The beamer class is not the first LaTeX class for creating presentations, and like many of its predecessors, it has special syntax for defining 'slides' (known in Beamer as 'frames'). Slides can be built up on-screen in stages as if by revealing text that was previously hidden or covered. This is handled with PDF output by creating successive pages that preserve the layout but add new elements, so that advancing to the next page in the PDF file appears to add something to the displayed page, when in fact it has redrawn the page.
Source code for beamer presentations, like any other LaTeX file, can be created using any text editor, but there is specific support for beamer syntax in AUCTEX and LyX.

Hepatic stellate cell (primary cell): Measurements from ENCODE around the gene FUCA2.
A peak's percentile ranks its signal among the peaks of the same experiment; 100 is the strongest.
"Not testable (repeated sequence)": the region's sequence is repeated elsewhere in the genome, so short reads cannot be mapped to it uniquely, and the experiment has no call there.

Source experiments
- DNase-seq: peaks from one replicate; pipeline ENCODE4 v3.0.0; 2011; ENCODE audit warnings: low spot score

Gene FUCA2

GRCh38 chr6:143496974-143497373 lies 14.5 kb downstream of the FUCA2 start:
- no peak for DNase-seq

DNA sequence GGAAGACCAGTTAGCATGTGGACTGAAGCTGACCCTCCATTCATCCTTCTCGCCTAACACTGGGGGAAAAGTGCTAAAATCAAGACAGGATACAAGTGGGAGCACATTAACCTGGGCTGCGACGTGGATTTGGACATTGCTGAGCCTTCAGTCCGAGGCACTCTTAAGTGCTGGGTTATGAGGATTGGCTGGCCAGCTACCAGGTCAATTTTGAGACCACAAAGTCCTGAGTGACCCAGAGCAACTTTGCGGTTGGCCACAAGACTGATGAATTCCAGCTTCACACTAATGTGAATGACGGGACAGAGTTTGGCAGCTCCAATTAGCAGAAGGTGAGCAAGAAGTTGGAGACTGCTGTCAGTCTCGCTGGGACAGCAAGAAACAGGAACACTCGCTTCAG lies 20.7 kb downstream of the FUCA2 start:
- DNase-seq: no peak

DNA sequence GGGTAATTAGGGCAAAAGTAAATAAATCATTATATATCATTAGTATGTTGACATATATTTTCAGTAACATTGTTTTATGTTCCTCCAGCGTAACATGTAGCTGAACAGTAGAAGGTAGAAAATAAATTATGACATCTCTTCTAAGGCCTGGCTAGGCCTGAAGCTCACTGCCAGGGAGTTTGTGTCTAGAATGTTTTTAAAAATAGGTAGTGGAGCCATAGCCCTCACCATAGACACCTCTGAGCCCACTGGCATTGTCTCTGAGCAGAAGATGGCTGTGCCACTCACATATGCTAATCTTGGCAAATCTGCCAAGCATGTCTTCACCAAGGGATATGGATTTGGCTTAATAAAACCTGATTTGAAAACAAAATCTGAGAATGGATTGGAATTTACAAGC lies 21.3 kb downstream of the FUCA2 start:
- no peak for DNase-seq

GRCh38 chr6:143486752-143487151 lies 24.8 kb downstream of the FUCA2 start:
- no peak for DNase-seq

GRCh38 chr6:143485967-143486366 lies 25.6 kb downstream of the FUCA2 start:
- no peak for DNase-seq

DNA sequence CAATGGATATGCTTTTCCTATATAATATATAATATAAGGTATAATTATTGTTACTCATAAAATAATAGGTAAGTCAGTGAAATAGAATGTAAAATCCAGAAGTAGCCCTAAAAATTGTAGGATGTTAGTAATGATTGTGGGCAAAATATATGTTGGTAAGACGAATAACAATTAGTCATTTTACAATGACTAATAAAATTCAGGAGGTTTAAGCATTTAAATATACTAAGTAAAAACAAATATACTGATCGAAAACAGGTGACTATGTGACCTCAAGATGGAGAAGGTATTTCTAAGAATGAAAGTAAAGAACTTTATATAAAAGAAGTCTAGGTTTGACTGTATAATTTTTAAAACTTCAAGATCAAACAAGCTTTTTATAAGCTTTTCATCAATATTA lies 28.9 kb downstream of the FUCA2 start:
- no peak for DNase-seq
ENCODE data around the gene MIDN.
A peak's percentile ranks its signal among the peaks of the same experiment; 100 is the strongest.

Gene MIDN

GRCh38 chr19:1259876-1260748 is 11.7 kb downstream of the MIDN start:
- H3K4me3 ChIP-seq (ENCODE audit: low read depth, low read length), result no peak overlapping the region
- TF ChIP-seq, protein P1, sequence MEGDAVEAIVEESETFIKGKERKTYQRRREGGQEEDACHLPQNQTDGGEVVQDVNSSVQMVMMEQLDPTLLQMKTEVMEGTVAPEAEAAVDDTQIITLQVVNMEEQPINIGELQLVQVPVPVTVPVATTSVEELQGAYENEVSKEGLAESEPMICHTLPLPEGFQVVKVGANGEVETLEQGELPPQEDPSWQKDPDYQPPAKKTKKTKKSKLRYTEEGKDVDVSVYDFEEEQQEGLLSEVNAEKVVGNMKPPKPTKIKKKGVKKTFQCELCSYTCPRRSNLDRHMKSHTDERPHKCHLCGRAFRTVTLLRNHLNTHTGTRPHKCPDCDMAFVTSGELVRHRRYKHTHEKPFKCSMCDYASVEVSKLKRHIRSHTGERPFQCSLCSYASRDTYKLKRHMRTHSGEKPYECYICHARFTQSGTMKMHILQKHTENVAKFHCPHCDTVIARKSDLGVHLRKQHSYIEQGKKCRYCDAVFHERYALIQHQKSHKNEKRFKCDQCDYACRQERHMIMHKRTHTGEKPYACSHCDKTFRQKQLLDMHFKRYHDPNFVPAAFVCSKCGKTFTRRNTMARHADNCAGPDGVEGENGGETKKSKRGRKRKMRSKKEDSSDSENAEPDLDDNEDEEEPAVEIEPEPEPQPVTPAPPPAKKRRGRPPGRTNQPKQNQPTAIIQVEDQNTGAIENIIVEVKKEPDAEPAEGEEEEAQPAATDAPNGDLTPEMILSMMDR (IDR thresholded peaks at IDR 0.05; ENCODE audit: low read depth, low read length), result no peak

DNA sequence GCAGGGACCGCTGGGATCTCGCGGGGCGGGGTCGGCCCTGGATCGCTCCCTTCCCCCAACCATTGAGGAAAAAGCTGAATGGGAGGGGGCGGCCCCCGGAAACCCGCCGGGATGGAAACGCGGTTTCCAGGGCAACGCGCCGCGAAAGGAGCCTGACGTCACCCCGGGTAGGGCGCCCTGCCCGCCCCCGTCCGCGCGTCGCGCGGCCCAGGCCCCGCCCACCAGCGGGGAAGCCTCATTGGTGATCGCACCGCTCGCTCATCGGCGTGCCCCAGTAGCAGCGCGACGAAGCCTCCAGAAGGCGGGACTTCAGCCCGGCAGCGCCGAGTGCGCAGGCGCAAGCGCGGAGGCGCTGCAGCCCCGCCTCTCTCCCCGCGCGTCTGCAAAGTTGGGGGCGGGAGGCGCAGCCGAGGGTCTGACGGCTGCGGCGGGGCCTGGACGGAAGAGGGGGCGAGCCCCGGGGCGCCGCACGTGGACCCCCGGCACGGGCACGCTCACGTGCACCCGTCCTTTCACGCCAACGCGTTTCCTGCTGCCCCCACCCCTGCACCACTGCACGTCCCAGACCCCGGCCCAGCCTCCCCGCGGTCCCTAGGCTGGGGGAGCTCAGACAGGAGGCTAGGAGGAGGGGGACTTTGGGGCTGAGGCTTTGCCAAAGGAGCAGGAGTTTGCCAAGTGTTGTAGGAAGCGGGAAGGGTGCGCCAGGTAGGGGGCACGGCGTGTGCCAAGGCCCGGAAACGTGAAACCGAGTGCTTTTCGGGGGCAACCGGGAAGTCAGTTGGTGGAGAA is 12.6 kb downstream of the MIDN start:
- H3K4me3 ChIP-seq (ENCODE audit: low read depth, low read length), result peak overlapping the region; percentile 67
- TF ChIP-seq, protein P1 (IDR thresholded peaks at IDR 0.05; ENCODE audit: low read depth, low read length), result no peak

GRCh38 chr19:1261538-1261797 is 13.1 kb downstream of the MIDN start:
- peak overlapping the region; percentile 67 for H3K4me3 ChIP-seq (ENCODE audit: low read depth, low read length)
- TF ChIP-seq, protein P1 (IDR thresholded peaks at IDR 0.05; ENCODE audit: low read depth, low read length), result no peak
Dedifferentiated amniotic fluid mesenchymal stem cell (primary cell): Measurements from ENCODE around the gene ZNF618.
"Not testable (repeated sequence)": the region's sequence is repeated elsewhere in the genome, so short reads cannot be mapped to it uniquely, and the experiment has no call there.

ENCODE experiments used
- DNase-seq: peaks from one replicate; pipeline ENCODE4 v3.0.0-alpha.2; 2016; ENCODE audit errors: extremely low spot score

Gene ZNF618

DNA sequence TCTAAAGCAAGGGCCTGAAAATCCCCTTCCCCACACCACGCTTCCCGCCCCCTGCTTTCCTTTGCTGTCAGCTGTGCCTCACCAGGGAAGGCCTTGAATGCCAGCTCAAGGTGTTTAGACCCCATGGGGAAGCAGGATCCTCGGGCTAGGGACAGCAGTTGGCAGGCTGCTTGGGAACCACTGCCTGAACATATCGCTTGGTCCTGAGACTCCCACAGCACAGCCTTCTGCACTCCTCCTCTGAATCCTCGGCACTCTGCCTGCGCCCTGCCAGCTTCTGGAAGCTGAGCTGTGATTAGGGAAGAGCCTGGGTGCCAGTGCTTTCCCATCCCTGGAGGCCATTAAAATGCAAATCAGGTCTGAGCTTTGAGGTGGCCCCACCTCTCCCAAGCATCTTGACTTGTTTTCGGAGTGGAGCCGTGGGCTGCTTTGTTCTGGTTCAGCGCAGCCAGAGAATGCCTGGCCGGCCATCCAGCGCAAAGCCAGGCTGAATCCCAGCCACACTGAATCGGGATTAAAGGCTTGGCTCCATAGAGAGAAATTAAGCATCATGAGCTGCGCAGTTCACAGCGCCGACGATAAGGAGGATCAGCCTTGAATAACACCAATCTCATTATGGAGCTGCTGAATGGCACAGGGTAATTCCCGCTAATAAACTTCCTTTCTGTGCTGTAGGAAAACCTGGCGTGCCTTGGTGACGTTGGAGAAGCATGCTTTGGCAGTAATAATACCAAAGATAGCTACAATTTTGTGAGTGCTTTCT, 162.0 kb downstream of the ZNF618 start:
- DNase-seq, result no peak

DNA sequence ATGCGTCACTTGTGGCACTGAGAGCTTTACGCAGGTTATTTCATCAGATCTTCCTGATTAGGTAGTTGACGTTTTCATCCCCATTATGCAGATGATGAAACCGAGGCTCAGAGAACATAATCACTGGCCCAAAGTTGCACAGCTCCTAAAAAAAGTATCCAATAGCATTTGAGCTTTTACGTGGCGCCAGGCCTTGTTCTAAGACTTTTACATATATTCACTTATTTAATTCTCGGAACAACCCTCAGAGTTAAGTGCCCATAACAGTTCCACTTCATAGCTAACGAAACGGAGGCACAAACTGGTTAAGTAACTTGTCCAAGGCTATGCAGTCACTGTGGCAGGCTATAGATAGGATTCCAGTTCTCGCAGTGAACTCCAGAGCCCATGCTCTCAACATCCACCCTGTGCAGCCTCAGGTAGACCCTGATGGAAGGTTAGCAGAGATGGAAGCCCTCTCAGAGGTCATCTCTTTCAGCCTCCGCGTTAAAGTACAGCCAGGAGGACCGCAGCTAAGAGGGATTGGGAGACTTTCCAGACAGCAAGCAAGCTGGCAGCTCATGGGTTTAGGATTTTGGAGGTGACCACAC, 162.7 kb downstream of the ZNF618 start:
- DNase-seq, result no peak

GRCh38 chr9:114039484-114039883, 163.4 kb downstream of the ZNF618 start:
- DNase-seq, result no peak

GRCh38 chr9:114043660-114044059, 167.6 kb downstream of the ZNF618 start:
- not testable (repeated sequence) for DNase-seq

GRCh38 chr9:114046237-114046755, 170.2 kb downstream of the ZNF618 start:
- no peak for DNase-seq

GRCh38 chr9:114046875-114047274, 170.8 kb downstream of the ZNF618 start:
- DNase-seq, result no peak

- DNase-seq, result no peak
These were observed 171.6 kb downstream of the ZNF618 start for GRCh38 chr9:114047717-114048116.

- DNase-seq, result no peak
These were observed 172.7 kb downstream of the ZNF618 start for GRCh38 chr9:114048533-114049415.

Beamer supports syntax of other LaTeX presentation packages, including Prosper and Foils, by using compatibility packages.
Beamer provides the ability to make 'handouts', that is a version of the output suitable for printing, without the dynamic features, so that the printed version of a slide shows the final version that will appear during the presentation. For actually putting more than one frame on the paper, pgfpages package is to be used.
An "article" version is also available, rendered on standard sized paper (like A4 or letter), with frame titles used as paragraph titles, no special slide layout/colors, keeping the sectioning. This version is suitable for lecture notes or for having a single source file for an article and the slides for the talk about this article.
Beamer depends on PGF for some of its features.